MERE EMPTY THEORY OR . . ?
PROVIDED it is of the right sort, the greater amount of training for any subject you can get through the more efficient you’re bound to become at it. That’s only commonsense, isn’t it ? While we all admit it we fail, and go on failing to apply it to athletics.
I’ll take sprinting as an example because in this particular form of running a greater contrast is provided than with other styles, though all are involved. Just one axiom first to work on : If a theory is absolutely sound for one distance it must be equally to in principle for all.
Well, what does the modern textbook define as preparation for the 100 yards sprint nowadays ? Something of this sort—a month or six weeks to reach top form, and in the meantime half-a-dozen practice starts with a 50 yard and 70 yard burst for Mondays, plus perhaps a quarter of a mile jog round the track ; practice starts and two 100 yards sprints on Tuesdays; Wednesdays “off”; Thursdays, 50 and 75 yards sprints again with practice starts and a quarter-mile jog; Fridays “off” and an event or time trial on Saturdays. All the starts and sprints to be carried out at top speed of course.
Now look through that schedule carefully and you’ll begin to realise why Wednesdays and Fridays (as well as Sundays of course) are set aside as rest days ; they jolly well have to be or the budding sprinter might be stale in a fortnight. Here we have 33 per cent. of the days suitable for training ruled clean out to make allowance for the overwork on the others. If you added Sundays the percentage would be even greater. Personally I didn’t rest altogether, even on Sundays, because I knew it would not be wise ; I generally indulged in many miles of walking at a strictly comfortable pace.
If nothing else has taught us the folly of such training, common-sense should come to our aid. No doubt you’ll agree that physical effort and food are both daily desirabilities. Would you consider it rational to over-eat on four days of each week and starve the other three ? Yet because of faulty practice in the past we are taught to carry on with athletics in this way today.
The whole fault lies in the tempo of the training. Animals feed and exercise to a greater extent than we do, yet, unless they are absolutely forced to, they never go ” all out.” How is it then that most of them can easily outrun a man ? It must be because they do far more work in the training line and do it without any days of rest in between. Yet nearly all their work is reasonably easy.
In long distance running for men it has recently been proved in a very decisive manner—McNamara, Ballington, Pat Dengis, Tom Richards—that much more work of a less intensive character than heretofore is essential to betterment; in other words that a man should train in the same way as all other animals. If it is true for long-distance work it must be equally true in principle for all types of running. Yet what sprinter today would ever dream of confining his efforts to 75 or 80 per cent, of his ability ? He’d tell you, and sincerely believe it himself just as Pat Dengis did at one time with marathon racing, that it would “slow you down.” That is what he has been taught, yet how could he possibly know if he had never tried it for himself ? Why should it ? He couldn’t tell you that : all he knows is that every other sprinter trains and has trained the same way, and that therefore it is almost certainly right or the mistake would have been discovered long ago.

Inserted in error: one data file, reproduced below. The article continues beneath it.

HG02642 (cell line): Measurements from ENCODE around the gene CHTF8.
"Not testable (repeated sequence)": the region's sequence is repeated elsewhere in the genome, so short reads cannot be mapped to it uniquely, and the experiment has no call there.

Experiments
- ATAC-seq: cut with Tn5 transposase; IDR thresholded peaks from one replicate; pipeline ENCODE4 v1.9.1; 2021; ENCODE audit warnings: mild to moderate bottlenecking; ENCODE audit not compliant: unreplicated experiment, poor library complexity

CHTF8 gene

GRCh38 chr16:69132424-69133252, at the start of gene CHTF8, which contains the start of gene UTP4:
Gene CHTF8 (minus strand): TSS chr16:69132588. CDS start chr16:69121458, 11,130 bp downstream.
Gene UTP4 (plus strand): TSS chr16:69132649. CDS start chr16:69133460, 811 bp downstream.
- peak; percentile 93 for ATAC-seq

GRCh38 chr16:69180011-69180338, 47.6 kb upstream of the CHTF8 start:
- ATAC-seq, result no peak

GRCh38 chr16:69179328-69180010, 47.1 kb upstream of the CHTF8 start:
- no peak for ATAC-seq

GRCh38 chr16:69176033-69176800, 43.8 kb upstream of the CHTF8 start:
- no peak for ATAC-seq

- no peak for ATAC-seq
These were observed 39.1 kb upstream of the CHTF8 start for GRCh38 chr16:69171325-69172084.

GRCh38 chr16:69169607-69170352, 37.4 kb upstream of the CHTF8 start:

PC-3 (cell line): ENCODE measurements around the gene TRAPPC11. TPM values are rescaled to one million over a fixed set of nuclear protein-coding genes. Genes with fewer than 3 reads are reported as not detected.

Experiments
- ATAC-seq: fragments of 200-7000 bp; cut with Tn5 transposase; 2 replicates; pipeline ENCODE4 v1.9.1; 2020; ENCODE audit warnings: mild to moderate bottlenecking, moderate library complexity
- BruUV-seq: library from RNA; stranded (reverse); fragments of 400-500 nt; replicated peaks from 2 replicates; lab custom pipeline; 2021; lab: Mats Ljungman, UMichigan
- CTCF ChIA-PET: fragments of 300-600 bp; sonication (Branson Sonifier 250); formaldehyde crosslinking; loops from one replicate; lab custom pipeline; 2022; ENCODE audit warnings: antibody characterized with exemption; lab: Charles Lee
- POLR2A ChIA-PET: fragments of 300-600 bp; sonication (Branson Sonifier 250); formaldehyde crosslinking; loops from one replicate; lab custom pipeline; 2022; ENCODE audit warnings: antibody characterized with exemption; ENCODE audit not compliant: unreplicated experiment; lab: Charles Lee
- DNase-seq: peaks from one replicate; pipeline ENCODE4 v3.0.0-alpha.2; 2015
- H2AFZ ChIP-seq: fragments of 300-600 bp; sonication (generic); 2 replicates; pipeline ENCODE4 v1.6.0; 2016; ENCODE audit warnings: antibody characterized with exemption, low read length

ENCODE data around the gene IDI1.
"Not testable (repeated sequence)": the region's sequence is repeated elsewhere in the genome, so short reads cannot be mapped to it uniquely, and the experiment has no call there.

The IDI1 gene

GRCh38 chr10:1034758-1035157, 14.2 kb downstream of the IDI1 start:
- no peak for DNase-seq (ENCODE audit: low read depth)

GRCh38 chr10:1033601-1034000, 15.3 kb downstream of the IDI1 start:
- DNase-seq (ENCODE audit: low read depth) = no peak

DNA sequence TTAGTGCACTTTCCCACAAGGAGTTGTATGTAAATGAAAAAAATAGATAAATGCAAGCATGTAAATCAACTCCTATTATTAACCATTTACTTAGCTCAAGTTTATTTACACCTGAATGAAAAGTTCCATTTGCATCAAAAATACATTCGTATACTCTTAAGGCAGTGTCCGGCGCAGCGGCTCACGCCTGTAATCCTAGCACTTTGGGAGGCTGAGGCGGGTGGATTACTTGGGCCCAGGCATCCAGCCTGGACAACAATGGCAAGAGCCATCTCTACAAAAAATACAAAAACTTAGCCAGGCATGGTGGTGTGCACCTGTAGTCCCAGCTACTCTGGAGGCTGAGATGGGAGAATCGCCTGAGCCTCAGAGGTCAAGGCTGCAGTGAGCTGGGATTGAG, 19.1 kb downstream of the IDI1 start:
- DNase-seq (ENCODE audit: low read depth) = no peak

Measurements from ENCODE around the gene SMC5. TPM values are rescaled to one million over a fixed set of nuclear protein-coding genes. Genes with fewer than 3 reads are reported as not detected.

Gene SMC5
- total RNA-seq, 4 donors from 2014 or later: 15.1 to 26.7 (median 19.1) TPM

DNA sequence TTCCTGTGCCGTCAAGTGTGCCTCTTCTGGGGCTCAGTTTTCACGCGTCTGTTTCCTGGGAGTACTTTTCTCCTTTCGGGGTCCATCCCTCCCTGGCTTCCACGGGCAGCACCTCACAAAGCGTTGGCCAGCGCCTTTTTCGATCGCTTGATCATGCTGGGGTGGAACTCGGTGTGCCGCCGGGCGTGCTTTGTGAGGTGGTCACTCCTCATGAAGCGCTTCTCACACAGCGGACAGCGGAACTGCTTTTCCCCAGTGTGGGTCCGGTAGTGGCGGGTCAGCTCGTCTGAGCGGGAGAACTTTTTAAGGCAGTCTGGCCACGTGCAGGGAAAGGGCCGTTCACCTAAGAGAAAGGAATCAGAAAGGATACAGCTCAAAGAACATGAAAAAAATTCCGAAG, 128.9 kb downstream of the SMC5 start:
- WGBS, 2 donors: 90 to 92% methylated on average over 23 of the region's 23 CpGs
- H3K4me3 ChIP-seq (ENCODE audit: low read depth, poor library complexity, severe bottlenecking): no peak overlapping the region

Now see what would happen if he did make the change. Right away he would find he could undergo something like 100 per cent, more training without taking any more risks. There’d be a greater number of runs each day with a corresponding increase in the demand made on muscles and sinews, and of course they’d respond to it. Besides, he’d be able to train every day of the week if he wanted to, taking perhaps only a partial rest on the day immediately before a competition.
Under no circumstances should he ever have a time trial; such a thing is a foolish squandering of the reserve of energy he has so carefully built up. Races should be the only time trials, and when these are two weeks—preferably three—apart he is likely to be really at his best. The distance runner would need a longer period still ; six weeks between events would be more suitable for a marathon man.
I have often wondered why athletics should be taught differently to all other sciences. It must be of course because it is so much
less advanced, less understood. In no other science would the utmost effort be encouraged or even permitted except at infrequent intervals ; experience has long since taught us that no first-class job is done in this super-intensive fashion. The finest specialised work needs long practice over a considerable period, and to attempt to sustain top speed is recognised as utter folly. High pressure cannot be maintained for any length of time, a very certain proof that we were never meant to try.
We must wake up to the fact that athletics, like everything else, is not, nor ever can be, perfected ; there will always be more to learn. Hitherto we have been taught to believe that present-day methods were all that could be desired, but the sooner we question this and discover something in advance the better for all of us. Our trouble has always been the lack of teachers willing to spend the best part of their lives at the science : we have taken no trouble to encourage men to do so, but have left it to one in a million here and there to carry on as best he could. That is why athletics is so far behind other sciences with regard to knowledge.